We can't afford not to!

This post originally appeared as Clean Up Gambling's update email, to subscribe click here.

In September last year, during an All Party Parliamentary Group on Gambling Harm evidence session, the CEOs and representatives of Britain's biggest betting firms (with the exception of GVC who were empty chaired in CEO Kenny Alexander's absence) were asked what they thought of imposing limits to stakes on content, such as slots or casino games online.

Apart from Phil Cronin, the chief executive of Tombola which already imposes a low maximum stake on its bingo platform, every other representative pushed back against the idea. The rationale, they claimed, was that the solution to player protection online lies in "affordability", rather than any restrictions on products.

Yet when these same representatives were asked to put a figure on an acceptable level of losses per month for a person on average salary, they refused, arguing the work hadn't yet been done.

Fast forward almost a year, and practically no progress at all has been made by the sector in implementing affordability checks that are actually effective. Affordability has only been spoken of in the abstract, cloaking the industry's opposition to effective harm reduction measures that could be enacted almost immediately, such as stake limits.

A generous explanation for the slow pace of reform might acknowledge that in order for harm reduction measures to be effective, they have to be enacted across the industry via regulation. It's no good if one operator does something effective that isn't required of another operator, as it would just lead to those experiencing harm to move to the less scrupulous firms. And coming up with an affordability model that works may take time.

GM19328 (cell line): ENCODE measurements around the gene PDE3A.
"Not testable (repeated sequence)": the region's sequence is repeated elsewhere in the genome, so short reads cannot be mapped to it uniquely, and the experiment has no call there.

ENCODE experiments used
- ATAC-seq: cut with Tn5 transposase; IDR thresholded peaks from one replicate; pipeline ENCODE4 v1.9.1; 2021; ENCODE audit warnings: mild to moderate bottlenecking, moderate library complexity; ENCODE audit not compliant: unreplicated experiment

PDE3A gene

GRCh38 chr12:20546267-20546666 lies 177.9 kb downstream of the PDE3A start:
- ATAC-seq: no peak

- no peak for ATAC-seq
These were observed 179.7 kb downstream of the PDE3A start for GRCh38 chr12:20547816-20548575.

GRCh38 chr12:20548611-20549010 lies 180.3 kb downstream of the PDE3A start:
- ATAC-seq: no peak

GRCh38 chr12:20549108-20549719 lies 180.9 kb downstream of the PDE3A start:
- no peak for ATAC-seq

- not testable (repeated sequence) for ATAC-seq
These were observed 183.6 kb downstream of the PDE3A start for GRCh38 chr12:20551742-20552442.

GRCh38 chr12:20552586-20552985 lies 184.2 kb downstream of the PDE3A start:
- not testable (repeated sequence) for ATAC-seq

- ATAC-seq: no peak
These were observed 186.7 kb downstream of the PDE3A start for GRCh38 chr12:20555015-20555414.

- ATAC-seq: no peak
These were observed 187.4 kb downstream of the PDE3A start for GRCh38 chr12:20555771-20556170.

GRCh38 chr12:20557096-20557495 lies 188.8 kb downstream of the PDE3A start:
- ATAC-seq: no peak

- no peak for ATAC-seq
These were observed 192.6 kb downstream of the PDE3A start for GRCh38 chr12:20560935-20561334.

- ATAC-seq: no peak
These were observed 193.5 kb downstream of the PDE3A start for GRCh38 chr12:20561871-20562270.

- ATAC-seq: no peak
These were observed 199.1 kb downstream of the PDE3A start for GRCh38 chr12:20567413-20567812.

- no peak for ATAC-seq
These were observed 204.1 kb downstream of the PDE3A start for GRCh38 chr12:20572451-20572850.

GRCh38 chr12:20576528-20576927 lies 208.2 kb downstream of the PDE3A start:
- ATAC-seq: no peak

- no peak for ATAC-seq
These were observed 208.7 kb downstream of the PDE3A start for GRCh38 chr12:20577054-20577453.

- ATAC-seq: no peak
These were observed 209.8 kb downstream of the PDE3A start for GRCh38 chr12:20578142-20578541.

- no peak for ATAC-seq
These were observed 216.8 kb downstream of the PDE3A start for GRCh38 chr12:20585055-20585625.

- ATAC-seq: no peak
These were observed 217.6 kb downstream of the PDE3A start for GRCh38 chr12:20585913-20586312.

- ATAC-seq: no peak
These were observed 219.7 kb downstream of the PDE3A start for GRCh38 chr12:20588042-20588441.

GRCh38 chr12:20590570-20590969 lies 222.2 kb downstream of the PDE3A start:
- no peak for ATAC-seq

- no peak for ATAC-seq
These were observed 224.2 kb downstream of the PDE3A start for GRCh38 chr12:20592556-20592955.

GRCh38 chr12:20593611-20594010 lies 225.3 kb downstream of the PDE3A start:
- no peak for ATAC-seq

Thankfully for the sector, the Social Market Foundation has done the heavy lifting for them. As featured in the Guardian, the Financial Times and the Telegraph, the influential think-tank suggested the rather ingenious idea of a £100 per month "soft cap" threshold on net deposits, requiring an affordability check to take place before someone wants to deposit more. All customer data would be held by a new gambling ombudsman, which would ensure gamblers couldn't exceed £100 across all licensed operators without first passing an affordability check, which the ombudsman would oversee.

Fantastic, right? The lowest income households would be protected from the financial consequences of gambling harm, the vast majority of gamblers deposit much less than £100 a month anyway so wouldn't be impacted, and those wanting to bet more who can afford to do so would not be restricted.

But the gambling industry didn't like it. Despite the SMF carrying out a rigorous analysis of household income data, the PR body representing the sector called the £100 soft cap "arbitrary" and appeared to push back on the notion someone's losses should be restricted in any form. This has understandably frustrated the report's author, Dr James Noyes (former advisor to then Labour deputy leader Tom Watson and previously director of policy at Respublica), who had engaged with gambling operators in good faith, hoping to accommodate them in the conversation around reform and on how an effective affordability model might work. Something industry executives had led many to believe they were serious about.